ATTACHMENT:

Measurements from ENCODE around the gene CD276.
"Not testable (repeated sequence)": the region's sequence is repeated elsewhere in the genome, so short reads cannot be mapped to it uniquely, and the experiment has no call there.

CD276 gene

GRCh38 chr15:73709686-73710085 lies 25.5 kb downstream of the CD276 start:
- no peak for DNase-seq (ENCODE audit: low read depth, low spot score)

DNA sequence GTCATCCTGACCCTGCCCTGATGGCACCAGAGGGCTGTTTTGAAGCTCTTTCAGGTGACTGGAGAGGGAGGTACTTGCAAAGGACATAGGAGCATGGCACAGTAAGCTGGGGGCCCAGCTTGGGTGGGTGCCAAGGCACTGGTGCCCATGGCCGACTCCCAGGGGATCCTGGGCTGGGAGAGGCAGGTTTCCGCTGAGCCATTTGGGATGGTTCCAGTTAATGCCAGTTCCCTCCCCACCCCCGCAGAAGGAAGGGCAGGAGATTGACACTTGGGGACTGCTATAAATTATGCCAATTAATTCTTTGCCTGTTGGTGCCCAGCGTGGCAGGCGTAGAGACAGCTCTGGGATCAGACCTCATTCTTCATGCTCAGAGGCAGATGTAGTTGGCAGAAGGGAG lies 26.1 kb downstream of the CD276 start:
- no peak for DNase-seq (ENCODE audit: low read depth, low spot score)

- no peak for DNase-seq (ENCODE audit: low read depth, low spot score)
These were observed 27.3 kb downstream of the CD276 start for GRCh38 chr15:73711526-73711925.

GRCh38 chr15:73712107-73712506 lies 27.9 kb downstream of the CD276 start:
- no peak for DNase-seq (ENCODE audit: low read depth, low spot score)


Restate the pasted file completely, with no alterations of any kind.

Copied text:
Measurements from ENCODE around the gene CD276.
"Not testable (repeated sequence)": the region's sequence is repeated elsewhere in the genome, so short reads cannot be mapped to it uniquely, and the experiment has no call there.

CD276 gene

GRCh38 chr15:73709686-73710085 lies 25.5 kb downstream of the CD276 start:
- no peak for DNase-seq (ENCODE audit: low read depth, low spot score)

DNA sequence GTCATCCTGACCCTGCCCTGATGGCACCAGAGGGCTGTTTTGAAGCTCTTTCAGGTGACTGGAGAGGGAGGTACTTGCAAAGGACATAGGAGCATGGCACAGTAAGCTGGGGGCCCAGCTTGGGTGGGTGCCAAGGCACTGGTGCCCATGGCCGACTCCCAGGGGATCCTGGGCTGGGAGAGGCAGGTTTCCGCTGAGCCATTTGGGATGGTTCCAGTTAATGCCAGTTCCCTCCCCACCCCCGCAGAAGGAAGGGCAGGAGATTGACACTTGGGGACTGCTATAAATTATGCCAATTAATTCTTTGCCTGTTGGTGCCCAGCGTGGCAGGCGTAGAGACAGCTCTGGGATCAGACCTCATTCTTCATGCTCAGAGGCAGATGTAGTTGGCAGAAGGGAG lies 26.1 kb downstream of the CD276 start:
- no peak for DNase-seq (ENCODE audit: low read depth, low spot score)

- no peak for DNase-seq (ENCODE audit: low read depth, low spot score)
These were observed 27.3 kb downstream of the CD276 start for GRCh38 chr15:73711526-73711925.

GRCh38 chr15:73712107-73712506 lies 27.9 kb downstream of the CD276 start:
- no peak for DNase-seq (ENCODE audit: low read depth, low spot score)